Regulatory Changes ? 5 things to think about
1. Firstly make this a top drawer management agenda item ? it is less than eighteen months away.
The impact of the changes will affect the whole organisation, not just the part based in the relevant jurisdiction (MiFID in Europe, Dodd-Frank in the US). The timelines are not likely to be reviewed should be at the forefront of the executive agenda for the next year.
2. MiFiD II, Basel III( Europe) and Dodd- Frank (US) (and other regulatory changes) will all have impact at the same time.
The implications of all three need to be clearly understood. They will hardly leave any function untouched but some process or data set will be affected by all of them, so their impact to the whole of your organisation will need to be clearly understood to avoid multiple changes to the same data set or process.
So, (a) understand how each directive will affect your organisation, (b) define an action plan and (c) manage the change very carefully. Also, consider some of the indirect implications, if your organisation needs to be authorized because of MiFID II (e.g. a company that trades exclusively in their own account), you will have to implement aspects of Basel as well or if your organization trades directly in a US exchange they might be affected by Dodd-Frank.
3. Ring-fence budgets ? manage your project portfolio and use the investment as an opportunity.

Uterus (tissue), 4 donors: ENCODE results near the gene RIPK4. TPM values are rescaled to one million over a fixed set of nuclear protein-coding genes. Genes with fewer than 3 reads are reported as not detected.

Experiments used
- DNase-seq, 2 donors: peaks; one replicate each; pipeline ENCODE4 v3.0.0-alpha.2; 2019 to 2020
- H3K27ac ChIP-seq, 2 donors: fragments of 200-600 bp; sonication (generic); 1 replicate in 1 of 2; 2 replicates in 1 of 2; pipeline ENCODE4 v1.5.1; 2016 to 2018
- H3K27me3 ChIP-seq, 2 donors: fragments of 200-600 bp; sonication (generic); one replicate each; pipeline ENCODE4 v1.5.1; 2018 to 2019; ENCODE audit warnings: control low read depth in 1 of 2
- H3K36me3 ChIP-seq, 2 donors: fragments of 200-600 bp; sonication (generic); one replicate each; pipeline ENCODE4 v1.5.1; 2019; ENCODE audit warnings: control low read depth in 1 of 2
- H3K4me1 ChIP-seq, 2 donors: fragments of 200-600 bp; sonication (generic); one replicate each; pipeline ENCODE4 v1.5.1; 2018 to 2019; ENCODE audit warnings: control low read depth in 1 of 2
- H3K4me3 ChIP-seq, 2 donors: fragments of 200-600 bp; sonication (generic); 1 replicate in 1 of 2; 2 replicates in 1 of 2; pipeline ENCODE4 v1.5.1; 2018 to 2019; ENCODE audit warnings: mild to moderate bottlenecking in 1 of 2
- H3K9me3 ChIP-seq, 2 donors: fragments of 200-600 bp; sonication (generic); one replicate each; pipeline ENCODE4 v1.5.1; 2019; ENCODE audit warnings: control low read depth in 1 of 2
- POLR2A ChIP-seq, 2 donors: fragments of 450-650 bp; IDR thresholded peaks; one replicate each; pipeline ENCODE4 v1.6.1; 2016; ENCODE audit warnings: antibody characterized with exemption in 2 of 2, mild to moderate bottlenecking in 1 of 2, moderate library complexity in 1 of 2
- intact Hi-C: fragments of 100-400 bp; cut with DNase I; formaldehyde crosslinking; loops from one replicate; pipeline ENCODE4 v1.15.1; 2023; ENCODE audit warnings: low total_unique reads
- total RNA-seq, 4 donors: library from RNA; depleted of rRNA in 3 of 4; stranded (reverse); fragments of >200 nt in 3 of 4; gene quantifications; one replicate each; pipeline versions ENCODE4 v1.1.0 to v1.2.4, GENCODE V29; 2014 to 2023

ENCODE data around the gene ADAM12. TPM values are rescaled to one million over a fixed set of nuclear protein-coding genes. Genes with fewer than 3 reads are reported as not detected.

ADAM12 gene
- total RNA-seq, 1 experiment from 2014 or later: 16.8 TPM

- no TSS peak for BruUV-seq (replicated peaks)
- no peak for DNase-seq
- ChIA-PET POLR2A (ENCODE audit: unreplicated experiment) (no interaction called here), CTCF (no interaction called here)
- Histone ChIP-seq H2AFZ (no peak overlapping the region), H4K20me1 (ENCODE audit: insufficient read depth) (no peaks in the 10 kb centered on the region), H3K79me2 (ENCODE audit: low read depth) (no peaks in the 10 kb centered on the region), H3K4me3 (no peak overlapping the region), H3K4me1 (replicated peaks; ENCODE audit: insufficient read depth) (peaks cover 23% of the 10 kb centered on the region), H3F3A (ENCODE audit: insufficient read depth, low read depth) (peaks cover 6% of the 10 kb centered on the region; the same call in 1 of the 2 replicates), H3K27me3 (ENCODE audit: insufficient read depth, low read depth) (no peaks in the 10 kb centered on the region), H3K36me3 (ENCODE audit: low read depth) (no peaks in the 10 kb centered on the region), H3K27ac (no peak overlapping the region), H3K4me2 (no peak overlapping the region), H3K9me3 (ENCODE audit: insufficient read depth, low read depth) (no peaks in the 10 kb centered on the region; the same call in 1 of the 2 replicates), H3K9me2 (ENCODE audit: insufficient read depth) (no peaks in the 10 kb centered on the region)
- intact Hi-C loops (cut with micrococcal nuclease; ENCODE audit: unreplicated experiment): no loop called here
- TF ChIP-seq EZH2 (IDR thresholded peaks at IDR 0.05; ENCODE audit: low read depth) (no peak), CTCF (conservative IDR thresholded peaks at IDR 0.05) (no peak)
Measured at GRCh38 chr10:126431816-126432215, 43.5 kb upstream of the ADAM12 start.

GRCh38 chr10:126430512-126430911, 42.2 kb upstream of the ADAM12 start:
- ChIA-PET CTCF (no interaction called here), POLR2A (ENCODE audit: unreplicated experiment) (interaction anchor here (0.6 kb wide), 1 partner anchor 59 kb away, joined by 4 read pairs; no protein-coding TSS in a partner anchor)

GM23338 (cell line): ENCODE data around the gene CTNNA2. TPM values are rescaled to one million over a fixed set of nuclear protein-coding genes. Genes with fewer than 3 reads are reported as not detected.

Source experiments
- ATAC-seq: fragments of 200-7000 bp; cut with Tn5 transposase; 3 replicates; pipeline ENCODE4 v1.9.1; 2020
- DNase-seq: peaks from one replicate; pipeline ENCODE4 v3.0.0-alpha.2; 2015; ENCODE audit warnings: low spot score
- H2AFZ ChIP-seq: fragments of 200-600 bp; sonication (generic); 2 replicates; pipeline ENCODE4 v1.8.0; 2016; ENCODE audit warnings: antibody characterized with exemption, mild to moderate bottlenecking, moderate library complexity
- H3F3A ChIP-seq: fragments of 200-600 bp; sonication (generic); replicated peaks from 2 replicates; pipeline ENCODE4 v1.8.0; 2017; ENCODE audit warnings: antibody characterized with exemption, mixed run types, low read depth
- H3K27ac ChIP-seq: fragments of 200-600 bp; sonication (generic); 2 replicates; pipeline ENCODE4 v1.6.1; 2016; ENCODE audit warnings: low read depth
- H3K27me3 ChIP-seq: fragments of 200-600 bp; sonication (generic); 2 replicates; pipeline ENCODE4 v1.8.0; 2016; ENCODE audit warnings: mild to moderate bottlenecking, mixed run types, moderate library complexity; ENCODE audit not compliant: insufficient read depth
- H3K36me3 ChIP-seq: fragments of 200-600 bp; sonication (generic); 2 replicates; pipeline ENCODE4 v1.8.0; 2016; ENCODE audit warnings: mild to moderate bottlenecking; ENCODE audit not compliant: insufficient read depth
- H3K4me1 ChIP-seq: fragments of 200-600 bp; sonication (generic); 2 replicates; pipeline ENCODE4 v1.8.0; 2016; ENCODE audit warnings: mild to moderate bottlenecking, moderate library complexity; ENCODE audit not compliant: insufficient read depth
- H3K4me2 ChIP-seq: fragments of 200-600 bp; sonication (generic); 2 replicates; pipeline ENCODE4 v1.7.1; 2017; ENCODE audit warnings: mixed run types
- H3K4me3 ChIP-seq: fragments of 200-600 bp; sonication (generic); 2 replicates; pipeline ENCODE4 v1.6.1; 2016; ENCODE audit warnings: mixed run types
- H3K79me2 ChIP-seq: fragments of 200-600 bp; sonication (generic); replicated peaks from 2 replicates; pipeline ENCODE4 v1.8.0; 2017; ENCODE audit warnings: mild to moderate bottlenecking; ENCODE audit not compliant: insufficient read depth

Some changes to business process may lead to a complete review of whole sections of your operations. For instance, MiFID II will extend transparency rules to non-equity financial instruments, that is an opportunity to review the support to trading those instruments but it could also be a way to check if it is still viable to trade some products given the potential complications and the effect on your overall risk appetite statement.
4. Invest in your infrastructure to ensure it can cope with the huge increased demand for bandwidth and storage capacities; step up your monitoring systems across the estate.
The changes to the trading guidelines (MiFID II and Dodd-Frank) specifically require more ?robust? systems to ensure smooth continuity of operation, avoid crashes due to overload and continuity of operation is protected. In most cases this will translate in more bandwidth, more storage and possibly more processing power. Achieving all this in an efficient and cost effective way implies creating a monitoring infrastructure to make sure that extra capacity is called upon when ever is necessary.
5. More than ever focus on data ? a clear data strategy and data warehousing technologies will provide invaluable advantages in the move to compliance ? but plan for scalability.
Data and data storage will be key factors in complying with those rules. The interconnections between the different directives will affect data sets. There will be an increase in reference data and market data. Regulatory intervention into established market processes always produces unknown and unintended consequences. Scalability becomes an essential requirement to cope with some of those unknown and unintended consequences, the regulators do not have a crystal ball and they cannot predict how the market will react to some of their ?directions?, therefore a flexible and scalable data management system is required to be able to cope with the unknowns once they become known. On top of that, the extension of best execution rules to non-equity instruments (MiFID II) will generate more storage requirements since more reports will need to be kept for a certain number of years.